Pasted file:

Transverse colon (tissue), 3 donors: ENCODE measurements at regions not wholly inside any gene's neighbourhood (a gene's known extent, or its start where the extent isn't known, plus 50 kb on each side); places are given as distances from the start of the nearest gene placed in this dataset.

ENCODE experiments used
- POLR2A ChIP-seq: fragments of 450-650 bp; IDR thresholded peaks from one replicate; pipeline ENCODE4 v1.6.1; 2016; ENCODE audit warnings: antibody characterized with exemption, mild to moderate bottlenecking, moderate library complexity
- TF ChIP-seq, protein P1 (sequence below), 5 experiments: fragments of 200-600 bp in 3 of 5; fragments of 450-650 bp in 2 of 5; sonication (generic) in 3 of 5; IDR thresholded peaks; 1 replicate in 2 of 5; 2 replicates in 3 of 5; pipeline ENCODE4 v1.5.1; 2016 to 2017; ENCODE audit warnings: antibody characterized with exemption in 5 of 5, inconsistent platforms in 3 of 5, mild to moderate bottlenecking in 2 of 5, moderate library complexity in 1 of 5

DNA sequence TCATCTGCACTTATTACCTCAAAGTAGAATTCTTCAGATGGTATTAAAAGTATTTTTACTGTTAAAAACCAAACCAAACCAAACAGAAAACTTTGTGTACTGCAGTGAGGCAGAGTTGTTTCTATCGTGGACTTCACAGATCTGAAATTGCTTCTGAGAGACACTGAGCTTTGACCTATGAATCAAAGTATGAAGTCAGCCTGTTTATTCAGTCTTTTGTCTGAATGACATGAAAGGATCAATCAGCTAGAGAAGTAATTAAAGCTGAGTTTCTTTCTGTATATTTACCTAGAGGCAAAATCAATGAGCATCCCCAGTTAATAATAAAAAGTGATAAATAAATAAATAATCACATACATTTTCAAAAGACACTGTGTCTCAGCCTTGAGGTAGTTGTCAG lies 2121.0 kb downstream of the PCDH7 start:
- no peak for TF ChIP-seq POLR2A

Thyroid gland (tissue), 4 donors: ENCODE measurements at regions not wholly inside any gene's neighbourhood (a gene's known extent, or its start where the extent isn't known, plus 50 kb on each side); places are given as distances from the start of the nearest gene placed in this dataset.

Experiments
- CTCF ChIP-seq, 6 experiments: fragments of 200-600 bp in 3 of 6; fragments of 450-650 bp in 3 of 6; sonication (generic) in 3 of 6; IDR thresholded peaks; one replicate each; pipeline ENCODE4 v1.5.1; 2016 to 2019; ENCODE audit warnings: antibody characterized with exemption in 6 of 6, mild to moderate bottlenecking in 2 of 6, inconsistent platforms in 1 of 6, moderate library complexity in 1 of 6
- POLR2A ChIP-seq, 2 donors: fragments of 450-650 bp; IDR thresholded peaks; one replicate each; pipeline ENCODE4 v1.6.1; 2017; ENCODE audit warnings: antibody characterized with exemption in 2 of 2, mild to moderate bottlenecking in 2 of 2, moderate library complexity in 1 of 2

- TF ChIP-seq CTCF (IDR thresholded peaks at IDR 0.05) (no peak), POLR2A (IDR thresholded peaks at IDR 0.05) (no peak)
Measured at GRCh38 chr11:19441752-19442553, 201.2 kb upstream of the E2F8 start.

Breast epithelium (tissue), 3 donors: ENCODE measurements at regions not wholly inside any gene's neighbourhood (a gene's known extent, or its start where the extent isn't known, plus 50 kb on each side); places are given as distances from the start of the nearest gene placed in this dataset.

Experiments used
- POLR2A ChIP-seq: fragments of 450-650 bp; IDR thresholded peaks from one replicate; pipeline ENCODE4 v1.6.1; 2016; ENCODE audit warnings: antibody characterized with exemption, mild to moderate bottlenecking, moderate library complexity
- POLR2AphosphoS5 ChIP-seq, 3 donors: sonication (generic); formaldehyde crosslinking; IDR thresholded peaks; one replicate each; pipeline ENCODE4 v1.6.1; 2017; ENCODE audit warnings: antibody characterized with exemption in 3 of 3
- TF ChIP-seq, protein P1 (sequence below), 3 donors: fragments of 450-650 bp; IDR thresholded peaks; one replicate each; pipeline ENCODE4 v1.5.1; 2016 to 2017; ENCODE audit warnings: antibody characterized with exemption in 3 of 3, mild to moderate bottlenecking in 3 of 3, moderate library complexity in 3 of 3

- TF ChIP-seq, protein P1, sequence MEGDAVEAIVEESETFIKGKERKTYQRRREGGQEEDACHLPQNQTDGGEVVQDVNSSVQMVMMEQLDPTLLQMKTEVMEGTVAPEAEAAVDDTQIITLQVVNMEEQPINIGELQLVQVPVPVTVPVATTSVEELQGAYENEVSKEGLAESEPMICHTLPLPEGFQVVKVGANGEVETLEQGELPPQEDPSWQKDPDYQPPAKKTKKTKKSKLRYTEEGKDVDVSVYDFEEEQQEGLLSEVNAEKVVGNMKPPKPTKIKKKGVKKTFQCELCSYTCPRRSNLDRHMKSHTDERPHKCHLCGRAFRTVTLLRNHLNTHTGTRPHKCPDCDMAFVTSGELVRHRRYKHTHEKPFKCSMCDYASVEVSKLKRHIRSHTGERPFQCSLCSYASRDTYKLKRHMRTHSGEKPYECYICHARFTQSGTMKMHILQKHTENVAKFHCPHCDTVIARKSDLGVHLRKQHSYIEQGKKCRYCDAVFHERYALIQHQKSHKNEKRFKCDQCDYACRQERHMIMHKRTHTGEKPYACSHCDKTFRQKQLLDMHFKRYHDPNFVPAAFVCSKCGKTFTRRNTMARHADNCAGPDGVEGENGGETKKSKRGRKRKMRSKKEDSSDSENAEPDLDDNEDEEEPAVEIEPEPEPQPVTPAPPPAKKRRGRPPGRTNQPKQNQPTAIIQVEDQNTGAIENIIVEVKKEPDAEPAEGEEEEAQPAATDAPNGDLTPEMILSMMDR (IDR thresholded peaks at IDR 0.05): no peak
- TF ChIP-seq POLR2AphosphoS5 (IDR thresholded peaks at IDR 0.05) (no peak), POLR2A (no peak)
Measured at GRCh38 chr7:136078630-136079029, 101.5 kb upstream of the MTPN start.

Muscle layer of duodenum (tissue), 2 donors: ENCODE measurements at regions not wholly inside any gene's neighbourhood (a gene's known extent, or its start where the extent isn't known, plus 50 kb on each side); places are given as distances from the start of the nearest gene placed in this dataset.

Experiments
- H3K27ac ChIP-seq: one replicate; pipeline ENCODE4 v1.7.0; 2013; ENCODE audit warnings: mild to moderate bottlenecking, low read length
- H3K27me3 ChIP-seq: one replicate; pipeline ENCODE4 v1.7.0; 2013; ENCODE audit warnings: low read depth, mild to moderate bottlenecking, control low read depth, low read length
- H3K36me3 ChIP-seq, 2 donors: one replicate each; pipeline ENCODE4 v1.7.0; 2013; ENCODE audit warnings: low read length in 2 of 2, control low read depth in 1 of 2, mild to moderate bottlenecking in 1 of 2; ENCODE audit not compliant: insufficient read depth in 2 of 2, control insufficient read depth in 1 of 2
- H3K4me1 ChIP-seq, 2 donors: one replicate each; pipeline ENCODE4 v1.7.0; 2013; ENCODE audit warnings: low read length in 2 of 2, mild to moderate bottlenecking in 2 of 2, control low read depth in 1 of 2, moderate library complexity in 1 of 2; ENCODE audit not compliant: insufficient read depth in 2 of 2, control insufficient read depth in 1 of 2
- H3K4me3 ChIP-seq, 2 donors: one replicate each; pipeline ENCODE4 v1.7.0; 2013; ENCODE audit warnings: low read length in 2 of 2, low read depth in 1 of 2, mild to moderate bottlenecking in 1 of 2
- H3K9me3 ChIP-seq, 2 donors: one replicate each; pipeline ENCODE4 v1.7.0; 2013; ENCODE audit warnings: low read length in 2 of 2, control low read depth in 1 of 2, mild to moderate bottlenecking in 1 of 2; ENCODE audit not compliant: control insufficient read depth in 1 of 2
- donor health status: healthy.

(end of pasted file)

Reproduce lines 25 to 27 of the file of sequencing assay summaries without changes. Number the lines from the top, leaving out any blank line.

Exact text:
- H3K36me3 ChIP-seq, 2 donors: one replicate each; pipeline ENCODE4 v1.7.0; 2013; ENCODE audit warnings: low read length in 2 of 2, control low read depth in 1 of 2, mild to moderate bottlenecking in 1 of 2; ENCODE audit not compliant: insufficient read depth in 2 of 2, control insufficient read depth in 1 of 2
- H3K4me1 ChIP-seq, 2 donors: one replicate each; pipeline ENCODE4 v1.7.0; 2013; ENCODE audit warnings: low read length in 2 of 2, mild to moderate bottlenecking in 2 of 2, control low read depth in 1 of 2, moderate library complexity in 1 of 2; ENCODE audit not compliant: insufficient read depth in 2 of 2, control insufficient read depth in 1 of 2
- H3K4me3 ChIP-seq, 2 donors: one replicate each; pipeline ENCODE4 v1.7.0; 2013; ENCODE audit warnings: low read length in 2 of 2, low read depth in 1 of 2, mild to moderate bottlenecking in 1 of 2